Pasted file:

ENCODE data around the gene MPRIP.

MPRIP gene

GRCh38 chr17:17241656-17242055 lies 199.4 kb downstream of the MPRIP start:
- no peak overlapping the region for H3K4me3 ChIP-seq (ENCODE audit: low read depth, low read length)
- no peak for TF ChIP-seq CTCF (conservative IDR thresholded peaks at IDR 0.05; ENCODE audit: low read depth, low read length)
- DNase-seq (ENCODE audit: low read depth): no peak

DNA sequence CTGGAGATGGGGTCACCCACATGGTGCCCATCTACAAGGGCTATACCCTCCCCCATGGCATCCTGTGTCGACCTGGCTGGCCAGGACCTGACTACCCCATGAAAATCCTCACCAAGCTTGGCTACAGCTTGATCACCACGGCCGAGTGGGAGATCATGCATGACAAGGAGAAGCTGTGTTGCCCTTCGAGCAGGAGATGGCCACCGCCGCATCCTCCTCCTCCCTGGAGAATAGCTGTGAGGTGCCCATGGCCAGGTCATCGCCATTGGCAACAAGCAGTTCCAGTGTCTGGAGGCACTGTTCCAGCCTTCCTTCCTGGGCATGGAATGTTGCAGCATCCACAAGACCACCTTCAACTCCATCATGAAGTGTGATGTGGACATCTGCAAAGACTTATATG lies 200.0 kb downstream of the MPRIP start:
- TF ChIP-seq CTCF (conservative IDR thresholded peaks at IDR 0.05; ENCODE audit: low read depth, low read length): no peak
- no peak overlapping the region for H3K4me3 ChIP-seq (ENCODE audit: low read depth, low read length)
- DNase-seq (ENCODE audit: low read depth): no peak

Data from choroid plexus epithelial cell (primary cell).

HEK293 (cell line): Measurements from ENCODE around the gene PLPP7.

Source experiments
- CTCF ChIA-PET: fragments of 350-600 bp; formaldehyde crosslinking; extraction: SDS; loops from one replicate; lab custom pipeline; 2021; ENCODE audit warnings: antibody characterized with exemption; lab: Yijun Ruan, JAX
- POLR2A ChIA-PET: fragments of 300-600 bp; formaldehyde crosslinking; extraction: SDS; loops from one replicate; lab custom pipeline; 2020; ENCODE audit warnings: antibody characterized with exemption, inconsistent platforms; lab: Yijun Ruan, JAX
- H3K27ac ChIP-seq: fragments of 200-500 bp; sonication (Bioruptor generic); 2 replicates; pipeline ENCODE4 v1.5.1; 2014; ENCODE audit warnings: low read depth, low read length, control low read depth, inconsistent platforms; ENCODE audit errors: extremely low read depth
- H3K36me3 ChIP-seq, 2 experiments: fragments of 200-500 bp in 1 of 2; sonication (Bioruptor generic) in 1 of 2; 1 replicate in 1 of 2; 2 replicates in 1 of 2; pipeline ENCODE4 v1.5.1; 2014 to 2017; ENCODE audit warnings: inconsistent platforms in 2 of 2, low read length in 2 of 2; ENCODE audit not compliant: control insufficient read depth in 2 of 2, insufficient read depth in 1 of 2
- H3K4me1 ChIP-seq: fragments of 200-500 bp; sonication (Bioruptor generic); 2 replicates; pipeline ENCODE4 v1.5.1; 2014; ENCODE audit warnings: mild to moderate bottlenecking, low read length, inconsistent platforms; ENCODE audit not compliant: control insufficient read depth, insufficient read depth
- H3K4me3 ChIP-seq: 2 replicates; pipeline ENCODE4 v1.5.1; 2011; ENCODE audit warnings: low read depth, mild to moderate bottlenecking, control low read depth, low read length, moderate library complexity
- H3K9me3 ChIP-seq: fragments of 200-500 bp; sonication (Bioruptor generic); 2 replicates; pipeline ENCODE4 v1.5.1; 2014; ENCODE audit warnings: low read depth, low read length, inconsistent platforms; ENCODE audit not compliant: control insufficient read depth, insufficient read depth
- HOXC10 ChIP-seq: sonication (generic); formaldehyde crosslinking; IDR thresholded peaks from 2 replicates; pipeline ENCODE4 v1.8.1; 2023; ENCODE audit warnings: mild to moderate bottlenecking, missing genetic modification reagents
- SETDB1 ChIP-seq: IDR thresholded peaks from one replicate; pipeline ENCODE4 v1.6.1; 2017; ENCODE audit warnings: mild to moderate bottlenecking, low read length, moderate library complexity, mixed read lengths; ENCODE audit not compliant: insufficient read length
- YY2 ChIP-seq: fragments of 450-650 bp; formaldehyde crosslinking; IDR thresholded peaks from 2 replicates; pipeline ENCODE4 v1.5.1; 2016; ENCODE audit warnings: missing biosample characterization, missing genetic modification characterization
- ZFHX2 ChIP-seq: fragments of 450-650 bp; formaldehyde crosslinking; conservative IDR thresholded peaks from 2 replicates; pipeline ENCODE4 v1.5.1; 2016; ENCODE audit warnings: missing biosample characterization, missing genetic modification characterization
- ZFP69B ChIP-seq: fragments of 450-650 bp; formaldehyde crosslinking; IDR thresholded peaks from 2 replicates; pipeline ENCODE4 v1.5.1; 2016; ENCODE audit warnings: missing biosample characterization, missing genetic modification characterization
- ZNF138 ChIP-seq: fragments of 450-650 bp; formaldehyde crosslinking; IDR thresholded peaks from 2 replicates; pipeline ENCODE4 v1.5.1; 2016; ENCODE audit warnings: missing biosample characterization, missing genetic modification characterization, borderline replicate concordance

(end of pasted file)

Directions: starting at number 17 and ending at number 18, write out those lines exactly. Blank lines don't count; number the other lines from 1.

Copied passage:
- H3K36me3 ChIP-seq, 2 experiments: fragments of 200-500 bp in 1 of 2; sonication (Bioruptor generic) in 1 of 2; 1 replicate in 1 of 2; 2 replicates in 1 of 2; pipeline ENCODE4 v1.5.1; 2014 to 2017; ENCODE audit warnings: inconsistent platforms in 2 of 2, low read length in 2 of 2; ENCODE audit not compliant: control insufficient read depth in 2 of 2, insufficient read depth in 1 of 2
- H3K4me1 ChIP-seq: fragments of 200-500 bp; sonication (Bioruptor generic); 2 replicates; pipeline ENCODE4 v1.5.1; 2014; ENCODE audit warnings: mild to moderate bottlenecking, low read length, inconsistent platforms; ENCODE audit not compliant: control insufficient read depth, insufficient read depth